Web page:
A Random Forest classifier to predict bacteriophage lifestyle
BACPHLIP - a bacteriophage lifestyle prediction tool
Adam J. Hockenberry and Claus O. Wilke
Pre-print available at: https://www.biorxiv.org/content/10.1101/2020.05.13.094805v1
Overview and important caveats
The BACPHLIP software is designed to test whether a given phage genome (
.fasta formatted) is likely to be either temperate (lysogenic) or virulent (lytic). The software makes this determination by searching for a particular set of what are hypothesized to be "temperate-specific" protein domains. BACPHLIP has several assumptions that users should be aware of:
the user input is a phage genome (nucleotide) sequence. BACPHLIP does not perform any checks on whether the input nucleotide sequence is a phage so users are cautioned to verify this fact themselves prior to running BACPHLIP. Random stretches of DNA will be called virulent phages (assuming that no relevant domains are found within the random sequence) not because there are any indications of the sequence being a virulent phage, but rather because no data overturns the starting assumption (that you provided the program with a phage, see point 3 below). Similarly strange results will occur if you provide BACPHLIP with whole bacterial chromosomes, these will likely be called temperate phages simply because it's likely that several of the relevant "temperate domains" will be found somewhere within the chromosome.
the phage genome is complete. We stress that the absence of evidence is not the evidence of absence. If the genome is not complete, we simply do not have enough information to make a determination as to whether lysogeny-associated protein domains occur and incomplete/partially-assembled genomes should therefore not be used as input.
the default/starting assumption is that any given input file is a virulent (lytic) phage. Depending on the number and identity of various lysogeny-associated proteins that are found, this default assumption may be updated by the random forest classifier to indicate that the sequence is in fact temperate. However, if no protein domains of interest are found at all, the result will be to call the phage virulent.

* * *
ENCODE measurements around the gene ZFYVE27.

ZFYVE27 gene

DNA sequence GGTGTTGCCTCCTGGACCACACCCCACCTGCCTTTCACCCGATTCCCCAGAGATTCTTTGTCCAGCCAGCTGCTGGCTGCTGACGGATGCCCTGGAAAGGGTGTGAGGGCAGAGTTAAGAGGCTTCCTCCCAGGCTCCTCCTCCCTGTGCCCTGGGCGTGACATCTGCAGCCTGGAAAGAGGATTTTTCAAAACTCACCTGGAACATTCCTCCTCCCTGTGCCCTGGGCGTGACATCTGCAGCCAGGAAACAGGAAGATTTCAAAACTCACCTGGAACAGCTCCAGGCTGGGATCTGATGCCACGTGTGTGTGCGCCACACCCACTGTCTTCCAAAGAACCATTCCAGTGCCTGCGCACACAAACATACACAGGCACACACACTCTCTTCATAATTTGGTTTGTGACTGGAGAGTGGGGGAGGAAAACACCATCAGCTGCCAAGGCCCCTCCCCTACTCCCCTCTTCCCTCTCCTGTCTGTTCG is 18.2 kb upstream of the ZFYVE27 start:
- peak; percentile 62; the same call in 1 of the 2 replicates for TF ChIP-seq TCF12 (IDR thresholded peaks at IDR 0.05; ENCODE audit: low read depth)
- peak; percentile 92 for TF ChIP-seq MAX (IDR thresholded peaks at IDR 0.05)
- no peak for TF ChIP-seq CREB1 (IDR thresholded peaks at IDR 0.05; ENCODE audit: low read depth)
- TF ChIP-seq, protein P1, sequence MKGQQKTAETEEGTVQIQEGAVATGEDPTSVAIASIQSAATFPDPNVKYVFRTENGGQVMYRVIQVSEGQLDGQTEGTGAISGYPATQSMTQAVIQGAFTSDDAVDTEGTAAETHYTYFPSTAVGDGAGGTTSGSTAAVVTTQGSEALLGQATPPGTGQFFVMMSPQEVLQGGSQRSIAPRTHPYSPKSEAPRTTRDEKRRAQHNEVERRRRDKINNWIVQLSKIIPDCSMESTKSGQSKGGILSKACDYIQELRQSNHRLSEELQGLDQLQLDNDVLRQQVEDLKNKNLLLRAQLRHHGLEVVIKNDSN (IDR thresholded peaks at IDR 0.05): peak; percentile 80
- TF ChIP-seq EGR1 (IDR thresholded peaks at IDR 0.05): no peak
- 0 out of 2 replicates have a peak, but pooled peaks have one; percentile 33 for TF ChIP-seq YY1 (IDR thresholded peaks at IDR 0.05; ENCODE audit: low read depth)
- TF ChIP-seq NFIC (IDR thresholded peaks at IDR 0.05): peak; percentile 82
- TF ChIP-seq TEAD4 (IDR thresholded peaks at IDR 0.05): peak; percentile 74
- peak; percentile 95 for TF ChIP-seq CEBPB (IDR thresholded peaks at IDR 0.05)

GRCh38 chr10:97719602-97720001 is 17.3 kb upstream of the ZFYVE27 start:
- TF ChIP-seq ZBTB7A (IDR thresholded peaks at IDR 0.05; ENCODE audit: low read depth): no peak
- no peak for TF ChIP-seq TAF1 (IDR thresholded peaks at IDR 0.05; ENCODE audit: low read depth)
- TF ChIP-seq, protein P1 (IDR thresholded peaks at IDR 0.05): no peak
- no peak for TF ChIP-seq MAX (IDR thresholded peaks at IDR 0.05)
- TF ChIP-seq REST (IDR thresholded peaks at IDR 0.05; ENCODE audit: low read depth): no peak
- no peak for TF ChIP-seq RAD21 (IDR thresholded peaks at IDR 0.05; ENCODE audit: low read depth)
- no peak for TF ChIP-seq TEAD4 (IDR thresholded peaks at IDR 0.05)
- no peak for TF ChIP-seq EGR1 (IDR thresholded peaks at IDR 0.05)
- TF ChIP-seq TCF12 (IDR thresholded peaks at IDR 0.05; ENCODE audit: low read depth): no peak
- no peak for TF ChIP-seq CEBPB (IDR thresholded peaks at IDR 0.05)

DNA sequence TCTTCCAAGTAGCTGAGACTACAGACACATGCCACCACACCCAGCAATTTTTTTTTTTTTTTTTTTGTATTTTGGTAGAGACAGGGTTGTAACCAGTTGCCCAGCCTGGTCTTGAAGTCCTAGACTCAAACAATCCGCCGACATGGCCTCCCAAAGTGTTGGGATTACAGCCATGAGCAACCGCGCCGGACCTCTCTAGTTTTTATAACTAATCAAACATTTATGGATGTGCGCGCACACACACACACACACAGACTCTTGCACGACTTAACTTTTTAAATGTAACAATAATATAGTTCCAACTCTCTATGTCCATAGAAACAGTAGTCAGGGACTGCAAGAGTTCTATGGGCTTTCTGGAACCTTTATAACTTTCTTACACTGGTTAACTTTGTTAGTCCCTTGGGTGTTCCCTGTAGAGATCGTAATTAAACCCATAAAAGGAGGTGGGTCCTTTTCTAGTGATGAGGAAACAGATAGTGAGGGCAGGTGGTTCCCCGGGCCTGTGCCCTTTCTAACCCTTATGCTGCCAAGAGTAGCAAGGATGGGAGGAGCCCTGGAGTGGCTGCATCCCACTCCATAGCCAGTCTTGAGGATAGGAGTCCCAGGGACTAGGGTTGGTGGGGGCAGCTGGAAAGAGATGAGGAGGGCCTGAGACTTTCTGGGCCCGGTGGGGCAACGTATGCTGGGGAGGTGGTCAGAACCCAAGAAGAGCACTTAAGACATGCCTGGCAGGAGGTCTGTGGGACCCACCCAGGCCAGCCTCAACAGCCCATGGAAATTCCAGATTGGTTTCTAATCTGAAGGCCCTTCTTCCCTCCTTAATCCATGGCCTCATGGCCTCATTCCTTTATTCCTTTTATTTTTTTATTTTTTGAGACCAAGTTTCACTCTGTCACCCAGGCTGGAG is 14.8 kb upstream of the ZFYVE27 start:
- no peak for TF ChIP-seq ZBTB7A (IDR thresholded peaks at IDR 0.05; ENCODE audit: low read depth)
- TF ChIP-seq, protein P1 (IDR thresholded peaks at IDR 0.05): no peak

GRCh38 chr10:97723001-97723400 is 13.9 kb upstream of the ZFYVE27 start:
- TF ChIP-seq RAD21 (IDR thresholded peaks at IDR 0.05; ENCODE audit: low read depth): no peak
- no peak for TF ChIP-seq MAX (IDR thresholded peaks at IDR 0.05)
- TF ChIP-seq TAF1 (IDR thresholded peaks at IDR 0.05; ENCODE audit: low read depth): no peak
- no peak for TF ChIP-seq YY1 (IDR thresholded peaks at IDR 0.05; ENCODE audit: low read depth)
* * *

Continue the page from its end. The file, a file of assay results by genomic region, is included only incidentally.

users should read through all documentation prior to use, as well as the (2 page) accompanying manuscript. We have taken care to enumerate the use cases and limitations of this software package. For instance, BACPHLIP was trained on a dataset consisting almost entirely of phages from the order Caudovirales, most of which infect hosts in the orders Actinobacteria, Gammaproteobacteria, and Bacilli. We urge caution when using the software on species outside of these orders, but note that this fact may change as we update and expand training set data in future releases.
You can install BACPHLIP with pip:
pip install bacphlip
Alternatively, users can clone/download the latest github repository, navigate to the directory where BACPHLIP was downloaded and run:
pip install .
Additionally, users are required to install the HMMER3 software suite (in addition to the installation routes listed on the HMMER3 website we note that this tool can also be installed via conda). By default, BACPHLIP assumes that HMMER3 is installed in the system path, but local paths may be provided as run-time flags (see below).
The most straightforwad usage of BACPHLIP is as a command line tool. The required input is a genome (nucleotide)
fasta file containing one record. Assuming that
/valid/path/to/a/genome.fasta exists, you can call BACPHLIP with the command:
bacphlip -i /valid/path/to/a/genome.fasta